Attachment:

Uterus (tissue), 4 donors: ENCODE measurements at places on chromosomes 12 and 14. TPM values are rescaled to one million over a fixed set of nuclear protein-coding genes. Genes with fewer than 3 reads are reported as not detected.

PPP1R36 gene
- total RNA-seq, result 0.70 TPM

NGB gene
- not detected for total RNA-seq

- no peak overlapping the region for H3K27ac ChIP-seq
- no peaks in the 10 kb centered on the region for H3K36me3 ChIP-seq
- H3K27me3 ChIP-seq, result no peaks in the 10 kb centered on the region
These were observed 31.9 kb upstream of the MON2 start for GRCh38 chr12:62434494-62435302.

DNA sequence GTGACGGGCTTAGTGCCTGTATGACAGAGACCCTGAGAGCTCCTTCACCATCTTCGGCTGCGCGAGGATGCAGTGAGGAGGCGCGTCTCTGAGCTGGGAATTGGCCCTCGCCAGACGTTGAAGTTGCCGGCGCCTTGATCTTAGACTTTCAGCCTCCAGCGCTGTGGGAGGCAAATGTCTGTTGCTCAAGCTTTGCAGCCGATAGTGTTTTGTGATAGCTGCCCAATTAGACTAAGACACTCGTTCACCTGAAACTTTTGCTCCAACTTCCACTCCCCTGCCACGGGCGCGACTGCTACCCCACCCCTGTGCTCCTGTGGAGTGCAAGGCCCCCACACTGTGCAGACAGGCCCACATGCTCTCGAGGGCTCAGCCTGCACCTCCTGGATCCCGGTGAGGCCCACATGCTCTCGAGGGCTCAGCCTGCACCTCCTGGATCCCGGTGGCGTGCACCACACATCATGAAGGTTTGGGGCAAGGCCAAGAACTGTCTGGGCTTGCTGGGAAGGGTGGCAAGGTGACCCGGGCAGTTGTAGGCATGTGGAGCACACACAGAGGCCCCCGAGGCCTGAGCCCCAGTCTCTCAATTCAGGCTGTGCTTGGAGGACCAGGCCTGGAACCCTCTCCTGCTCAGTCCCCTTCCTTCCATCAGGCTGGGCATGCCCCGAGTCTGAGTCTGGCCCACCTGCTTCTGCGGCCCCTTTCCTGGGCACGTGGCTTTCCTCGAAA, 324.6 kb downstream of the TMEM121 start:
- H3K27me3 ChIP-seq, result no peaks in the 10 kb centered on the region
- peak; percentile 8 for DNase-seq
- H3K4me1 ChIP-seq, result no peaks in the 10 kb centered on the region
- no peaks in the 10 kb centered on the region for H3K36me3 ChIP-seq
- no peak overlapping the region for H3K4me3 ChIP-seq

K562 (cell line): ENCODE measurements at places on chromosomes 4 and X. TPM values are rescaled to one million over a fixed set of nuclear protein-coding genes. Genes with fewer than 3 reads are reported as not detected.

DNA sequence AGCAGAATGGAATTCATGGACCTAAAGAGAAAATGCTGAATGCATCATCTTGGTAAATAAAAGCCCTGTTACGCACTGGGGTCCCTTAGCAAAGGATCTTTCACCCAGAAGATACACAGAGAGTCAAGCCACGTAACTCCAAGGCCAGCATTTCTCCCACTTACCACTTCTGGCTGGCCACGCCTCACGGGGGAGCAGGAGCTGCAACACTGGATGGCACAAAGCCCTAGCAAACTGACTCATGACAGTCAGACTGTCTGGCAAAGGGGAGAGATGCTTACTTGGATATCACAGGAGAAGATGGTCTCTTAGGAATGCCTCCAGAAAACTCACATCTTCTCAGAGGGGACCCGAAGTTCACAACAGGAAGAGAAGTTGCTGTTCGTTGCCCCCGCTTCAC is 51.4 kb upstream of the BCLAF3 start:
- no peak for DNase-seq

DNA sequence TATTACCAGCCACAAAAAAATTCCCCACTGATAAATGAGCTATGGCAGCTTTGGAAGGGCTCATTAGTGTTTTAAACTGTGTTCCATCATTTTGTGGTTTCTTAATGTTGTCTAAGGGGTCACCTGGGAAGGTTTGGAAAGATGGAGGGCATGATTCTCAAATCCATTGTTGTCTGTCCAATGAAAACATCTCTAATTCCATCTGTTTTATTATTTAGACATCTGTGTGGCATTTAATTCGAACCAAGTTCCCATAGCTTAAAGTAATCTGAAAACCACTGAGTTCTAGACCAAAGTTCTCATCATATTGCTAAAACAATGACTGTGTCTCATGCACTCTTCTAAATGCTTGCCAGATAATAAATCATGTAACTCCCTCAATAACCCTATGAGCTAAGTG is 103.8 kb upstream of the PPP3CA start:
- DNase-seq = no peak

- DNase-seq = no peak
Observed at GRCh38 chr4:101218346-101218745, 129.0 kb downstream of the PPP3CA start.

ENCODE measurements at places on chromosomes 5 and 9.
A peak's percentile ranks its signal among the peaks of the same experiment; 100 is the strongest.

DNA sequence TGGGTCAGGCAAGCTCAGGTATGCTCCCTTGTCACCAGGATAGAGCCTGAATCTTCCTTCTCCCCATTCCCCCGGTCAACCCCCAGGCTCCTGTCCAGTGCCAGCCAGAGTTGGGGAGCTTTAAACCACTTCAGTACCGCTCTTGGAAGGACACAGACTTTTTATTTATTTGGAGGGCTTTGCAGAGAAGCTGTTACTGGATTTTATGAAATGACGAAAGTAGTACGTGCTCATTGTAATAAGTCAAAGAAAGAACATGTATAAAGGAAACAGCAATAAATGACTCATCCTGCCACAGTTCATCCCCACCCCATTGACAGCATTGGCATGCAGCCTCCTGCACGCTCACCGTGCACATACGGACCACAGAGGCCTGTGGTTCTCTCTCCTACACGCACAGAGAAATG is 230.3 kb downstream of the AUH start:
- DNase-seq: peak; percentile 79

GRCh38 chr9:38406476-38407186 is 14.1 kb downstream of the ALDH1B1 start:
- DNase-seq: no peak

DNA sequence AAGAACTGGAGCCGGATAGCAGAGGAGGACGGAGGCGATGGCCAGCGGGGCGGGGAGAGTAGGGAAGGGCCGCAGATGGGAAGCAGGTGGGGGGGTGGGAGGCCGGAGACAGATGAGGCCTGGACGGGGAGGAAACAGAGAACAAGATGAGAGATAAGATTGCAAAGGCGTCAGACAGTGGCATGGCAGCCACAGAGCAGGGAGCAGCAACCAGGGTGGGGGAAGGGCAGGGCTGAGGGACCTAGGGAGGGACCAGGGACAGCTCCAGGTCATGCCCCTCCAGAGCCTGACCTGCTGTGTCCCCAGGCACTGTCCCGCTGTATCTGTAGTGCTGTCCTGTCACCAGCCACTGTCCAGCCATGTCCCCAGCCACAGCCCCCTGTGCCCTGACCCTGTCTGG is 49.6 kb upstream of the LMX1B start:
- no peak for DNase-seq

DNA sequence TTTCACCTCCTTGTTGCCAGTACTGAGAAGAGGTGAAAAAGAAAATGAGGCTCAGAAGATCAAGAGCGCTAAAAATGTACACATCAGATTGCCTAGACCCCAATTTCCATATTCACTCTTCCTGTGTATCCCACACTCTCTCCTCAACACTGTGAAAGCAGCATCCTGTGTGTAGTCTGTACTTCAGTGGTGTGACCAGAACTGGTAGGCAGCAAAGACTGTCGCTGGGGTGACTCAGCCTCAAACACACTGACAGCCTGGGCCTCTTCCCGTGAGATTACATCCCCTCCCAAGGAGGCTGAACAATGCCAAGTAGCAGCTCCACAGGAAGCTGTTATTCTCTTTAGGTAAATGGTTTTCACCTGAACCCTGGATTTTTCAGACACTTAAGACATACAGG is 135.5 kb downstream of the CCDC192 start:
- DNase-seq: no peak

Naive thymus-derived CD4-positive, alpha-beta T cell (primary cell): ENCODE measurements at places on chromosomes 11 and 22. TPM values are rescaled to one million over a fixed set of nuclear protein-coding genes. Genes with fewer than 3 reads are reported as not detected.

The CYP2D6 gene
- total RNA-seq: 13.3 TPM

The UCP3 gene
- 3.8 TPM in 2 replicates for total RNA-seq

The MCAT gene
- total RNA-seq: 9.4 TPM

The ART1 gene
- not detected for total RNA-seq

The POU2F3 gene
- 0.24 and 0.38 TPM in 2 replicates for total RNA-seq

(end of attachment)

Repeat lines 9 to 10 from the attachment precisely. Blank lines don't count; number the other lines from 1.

These were observed 31.9 kb upstream of the MON2 start for GRCh38 chr12:62434494-62435302.

DNA sequence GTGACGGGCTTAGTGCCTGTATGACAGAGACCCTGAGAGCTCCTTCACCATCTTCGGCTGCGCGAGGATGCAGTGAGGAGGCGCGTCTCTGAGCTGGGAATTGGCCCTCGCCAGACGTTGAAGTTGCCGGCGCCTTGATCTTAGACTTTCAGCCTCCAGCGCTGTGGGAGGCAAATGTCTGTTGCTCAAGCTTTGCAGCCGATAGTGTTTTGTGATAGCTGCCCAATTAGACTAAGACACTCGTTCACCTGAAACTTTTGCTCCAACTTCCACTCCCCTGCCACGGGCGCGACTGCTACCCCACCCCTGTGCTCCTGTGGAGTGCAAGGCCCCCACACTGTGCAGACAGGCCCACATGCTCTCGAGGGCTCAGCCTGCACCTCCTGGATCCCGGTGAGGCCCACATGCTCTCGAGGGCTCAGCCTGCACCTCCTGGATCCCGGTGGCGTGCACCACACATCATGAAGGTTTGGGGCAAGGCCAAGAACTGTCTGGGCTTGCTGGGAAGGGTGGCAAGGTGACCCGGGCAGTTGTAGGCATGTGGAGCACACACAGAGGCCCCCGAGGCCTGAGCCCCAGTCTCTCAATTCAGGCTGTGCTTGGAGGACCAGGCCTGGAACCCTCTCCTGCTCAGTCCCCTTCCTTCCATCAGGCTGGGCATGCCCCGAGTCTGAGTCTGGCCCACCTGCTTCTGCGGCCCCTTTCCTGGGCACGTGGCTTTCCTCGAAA, 324.6 kb downstream of the TMEM121 start: